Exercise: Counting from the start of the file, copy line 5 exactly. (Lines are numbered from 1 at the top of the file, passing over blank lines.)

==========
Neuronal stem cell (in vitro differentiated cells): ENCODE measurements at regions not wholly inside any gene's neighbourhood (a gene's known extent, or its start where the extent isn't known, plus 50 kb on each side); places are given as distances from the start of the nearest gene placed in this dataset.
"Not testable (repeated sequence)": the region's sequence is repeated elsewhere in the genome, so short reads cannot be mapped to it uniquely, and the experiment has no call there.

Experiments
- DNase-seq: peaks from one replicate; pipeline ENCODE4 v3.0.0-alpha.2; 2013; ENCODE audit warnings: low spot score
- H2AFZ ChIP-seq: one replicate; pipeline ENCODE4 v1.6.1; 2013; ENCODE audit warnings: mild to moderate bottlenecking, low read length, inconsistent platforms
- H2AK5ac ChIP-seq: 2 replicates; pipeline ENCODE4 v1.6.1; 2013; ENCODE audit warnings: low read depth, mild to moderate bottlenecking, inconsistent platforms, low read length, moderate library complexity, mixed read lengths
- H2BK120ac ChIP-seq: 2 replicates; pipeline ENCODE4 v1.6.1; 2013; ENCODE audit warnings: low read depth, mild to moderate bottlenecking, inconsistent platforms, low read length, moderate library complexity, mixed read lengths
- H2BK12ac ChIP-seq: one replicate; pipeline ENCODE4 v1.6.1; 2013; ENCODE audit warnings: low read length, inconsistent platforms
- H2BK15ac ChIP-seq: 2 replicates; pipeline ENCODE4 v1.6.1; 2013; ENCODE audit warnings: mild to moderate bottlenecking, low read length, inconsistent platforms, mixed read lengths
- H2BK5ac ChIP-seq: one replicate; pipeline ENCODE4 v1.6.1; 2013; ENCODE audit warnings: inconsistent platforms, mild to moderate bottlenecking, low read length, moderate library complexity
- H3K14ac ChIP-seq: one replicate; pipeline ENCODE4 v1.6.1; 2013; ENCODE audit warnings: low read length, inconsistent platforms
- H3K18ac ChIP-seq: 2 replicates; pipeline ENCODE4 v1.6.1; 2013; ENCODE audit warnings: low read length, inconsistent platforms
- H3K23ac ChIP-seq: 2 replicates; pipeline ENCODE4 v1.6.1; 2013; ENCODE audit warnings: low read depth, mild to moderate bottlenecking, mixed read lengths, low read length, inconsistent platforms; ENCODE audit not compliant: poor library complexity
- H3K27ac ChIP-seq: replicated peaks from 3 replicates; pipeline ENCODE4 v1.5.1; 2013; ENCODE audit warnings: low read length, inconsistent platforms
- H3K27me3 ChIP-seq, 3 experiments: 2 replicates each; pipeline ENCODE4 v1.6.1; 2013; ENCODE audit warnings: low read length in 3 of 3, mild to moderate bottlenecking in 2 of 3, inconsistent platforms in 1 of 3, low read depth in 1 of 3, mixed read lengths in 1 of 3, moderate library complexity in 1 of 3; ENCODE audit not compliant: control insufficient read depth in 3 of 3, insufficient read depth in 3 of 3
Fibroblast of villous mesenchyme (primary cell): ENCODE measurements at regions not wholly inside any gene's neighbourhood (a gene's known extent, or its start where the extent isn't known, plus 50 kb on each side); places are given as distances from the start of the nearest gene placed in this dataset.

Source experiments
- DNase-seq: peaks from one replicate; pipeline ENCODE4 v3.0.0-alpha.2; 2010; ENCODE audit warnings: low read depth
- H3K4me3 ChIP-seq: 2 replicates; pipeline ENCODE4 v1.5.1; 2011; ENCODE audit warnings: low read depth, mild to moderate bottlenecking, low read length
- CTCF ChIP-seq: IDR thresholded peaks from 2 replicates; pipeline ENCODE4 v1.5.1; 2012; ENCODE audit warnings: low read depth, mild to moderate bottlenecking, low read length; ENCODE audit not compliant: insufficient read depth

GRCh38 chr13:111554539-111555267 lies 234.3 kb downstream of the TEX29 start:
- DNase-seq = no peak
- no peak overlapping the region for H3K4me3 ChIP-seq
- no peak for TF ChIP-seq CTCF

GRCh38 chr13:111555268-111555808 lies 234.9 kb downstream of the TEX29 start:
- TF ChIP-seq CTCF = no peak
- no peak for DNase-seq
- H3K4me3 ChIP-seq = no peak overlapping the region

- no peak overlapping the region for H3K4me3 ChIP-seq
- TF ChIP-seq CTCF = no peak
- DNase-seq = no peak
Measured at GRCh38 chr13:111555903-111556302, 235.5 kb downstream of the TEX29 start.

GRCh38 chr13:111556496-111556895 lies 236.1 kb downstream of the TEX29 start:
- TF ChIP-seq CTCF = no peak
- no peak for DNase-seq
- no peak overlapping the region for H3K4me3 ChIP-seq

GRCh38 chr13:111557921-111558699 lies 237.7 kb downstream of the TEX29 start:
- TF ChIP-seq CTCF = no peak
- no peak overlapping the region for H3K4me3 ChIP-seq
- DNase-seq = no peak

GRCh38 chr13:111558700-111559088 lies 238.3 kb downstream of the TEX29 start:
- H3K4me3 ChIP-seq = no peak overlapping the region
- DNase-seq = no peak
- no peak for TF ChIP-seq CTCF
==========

- H2AFZ ChIP-seq: one replicate; pipeline ENCODE4 v1.6.1; 2013; ENCODE audit warnings: mild to moderate bottlenecking, low read length, inconsistent platforms